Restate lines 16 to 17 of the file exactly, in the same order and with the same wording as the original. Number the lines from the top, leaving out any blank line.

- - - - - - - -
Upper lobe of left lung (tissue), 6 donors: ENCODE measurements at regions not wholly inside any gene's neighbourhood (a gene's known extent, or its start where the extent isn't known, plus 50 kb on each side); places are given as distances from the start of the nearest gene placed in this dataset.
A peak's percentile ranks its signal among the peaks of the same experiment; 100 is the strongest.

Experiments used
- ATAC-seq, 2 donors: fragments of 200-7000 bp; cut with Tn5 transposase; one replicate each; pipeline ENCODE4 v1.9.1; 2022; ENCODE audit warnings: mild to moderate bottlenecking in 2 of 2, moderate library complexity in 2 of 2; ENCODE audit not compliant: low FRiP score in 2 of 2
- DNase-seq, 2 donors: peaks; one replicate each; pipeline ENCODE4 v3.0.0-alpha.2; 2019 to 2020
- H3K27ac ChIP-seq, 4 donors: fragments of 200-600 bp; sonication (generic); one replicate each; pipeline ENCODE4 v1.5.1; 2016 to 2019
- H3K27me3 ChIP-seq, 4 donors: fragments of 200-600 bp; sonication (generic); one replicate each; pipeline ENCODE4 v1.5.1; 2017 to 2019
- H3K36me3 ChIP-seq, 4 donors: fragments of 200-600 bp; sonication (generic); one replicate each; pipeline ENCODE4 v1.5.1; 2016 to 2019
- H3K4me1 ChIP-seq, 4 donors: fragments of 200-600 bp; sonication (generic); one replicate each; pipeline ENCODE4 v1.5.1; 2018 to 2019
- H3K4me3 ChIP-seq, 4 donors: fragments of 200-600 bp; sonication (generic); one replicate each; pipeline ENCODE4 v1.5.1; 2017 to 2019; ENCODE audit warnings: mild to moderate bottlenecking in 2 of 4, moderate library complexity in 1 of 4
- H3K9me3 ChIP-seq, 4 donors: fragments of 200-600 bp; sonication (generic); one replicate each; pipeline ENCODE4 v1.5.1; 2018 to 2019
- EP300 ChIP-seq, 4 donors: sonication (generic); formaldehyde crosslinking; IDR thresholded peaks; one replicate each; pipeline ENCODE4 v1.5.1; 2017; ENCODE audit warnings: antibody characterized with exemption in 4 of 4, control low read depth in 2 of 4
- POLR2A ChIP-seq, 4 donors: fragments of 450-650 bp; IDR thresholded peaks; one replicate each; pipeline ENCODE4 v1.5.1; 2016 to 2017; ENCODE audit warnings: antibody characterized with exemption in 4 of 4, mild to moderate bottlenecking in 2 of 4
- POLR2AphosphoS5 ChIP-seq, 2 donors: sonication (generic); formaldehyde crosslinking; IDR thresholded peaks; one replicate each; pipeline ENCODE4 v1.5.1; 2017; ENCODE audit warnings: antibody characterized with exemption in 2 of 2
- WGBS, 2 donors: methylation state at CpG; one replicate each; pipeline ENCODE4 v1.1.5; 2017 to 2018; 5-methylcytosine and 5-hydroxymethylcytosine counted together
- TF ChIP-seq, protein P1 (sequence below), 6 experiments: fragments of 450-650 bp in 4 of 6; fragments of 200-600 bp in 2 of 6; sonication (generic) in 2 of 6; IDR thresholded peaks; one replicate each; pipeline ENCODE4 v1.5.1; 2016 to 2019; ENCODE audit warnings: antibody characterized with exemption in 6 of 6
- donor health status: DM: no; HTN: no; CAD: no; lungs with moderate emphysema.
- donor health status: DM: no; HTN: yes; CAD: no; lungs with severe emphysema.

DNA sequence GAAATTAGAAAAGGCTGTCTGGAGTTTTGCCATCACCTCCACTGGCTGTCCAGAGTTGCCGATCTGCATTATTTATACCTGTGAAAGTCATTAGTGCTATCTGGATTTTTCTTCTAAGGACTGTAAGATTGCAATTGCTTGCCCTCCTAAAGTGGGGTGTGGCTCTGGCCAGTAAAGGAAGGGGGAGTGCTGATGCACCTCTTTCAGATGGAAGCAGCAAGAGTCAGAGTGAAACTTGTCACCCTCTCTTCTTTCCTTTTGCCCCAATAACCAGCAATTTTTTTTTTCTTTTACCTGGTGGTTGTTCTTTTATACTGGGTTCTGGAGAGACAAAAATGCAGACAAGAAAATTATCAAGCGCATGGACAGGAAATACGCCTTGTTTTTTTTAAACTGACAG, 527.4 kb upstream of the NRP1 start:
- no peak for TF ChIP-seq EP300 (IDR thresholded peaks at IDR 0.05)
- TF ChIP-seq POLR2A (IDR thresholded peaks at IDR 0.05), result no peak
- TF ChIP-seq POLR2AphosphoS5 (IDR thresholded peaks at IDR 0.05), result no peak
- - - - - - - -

- TF ChIP-seq, protein P1 (sequence below), 6 experiments: fragments of 450-650 bp in 4 of 6; fragments of 200-600 bp in 2 of 6; sonication (generic) in 2 of 6; IDR thresholded peaks; one replicate each; pipeline ENCODE4 v1.5.1; 2016 to 2019; ENCODE audit warnings: antibody characterized with exemption in 6 of 6
- donor health status: DM: no; HTN: no; CAD: no; lungs with moderate emphysema.